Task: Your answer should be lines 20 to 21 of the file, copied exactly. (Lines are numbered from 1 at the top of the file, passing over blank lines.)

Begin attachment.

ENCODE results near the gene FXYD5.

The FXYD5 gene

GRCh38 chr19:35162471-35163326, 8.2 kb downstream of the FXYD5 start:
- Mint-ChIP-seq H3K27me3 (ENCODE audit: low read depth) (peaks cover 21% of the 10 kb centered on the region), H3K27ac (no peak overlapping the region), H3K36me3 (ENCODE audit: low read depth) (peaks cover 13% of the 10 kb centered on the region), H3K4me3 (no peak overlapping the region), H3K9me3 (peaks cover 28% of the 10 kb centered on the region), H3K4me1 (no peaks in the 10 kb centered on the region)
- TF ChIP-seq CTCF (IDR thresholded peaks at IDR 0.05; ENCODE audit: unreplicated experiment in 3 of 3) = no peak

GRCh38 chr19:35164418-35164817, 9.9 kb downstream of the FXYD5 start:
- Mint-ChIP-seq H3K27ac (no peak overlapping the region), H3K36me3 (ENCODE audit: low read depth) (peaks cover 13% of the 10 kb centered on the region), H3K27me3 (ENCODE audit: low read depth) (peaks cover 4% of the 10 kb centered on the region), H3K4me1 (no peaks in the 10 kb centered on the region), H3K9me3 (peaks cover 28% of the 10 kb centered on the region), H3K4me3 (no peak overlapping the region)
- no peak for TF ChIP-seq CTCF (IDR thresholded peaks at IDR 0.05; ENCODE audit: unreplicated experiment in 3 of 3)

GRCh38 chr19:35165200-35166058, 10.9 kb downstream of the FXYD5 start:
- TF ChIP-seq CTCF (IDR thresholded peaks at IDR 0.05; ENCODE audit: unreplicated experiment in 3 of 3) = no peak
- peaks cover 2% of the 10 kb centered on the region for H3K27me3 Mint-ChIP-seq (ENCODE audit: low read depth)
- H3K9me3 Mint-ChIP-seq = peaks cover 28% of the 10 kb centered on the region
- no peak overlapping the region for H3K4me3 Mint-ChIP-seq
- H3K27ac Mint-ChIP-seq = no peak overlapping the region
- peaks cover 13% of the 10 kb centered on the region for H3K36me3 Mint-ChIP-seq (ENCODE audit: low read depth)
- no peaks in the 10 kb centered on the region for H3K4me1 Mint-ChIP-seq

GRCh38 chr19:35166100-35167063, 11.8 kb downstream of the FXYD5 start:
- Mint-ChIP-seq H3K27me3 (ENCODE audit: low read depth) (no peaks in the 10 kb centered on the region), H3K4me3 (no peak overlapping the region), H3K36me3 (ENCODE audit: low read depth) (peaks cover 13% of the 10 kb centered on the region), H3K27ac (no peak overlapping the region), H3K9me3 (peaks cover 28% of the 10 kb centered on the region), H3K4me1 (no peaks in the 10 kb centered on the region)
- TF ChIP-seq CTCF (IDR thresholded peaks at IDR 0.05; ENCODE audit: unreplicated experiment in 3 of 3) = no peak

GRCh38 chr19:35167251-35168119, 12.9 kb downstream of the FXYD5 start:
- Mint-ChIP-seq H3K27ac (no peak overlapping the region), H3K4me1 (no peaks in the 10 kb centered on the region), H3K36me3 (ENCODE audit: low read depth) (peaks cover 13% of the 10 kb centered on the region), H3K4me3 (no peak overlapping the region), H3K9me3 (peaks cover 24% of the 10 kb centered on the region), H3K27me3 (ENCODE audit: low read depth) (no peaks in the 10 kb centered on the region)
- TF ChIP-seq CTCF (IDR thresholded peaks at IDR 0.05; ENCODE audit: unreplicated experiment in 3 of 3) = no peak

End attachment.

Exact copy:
GRCh38 chr19:35167251-35168119, 12.9 kb downstream of the FXYD5 start:
- Mint-ChIP-seq H3K27ac (no peak overlapping the region), H3K4me1 (no peaks in the 10 kb centered on the region), H3K36me3 (ENCODE audit: low read depth) (peaks cover 13% of the 10 kb centered on the region), H3K4me3 (no peak overlapping the region), H3K9me3 (peaks cover 24% of the 10 kb centered on the region), H3K27me3 (ENCODE audit: low read depth) (no peaks in the 10 kb centered on the region)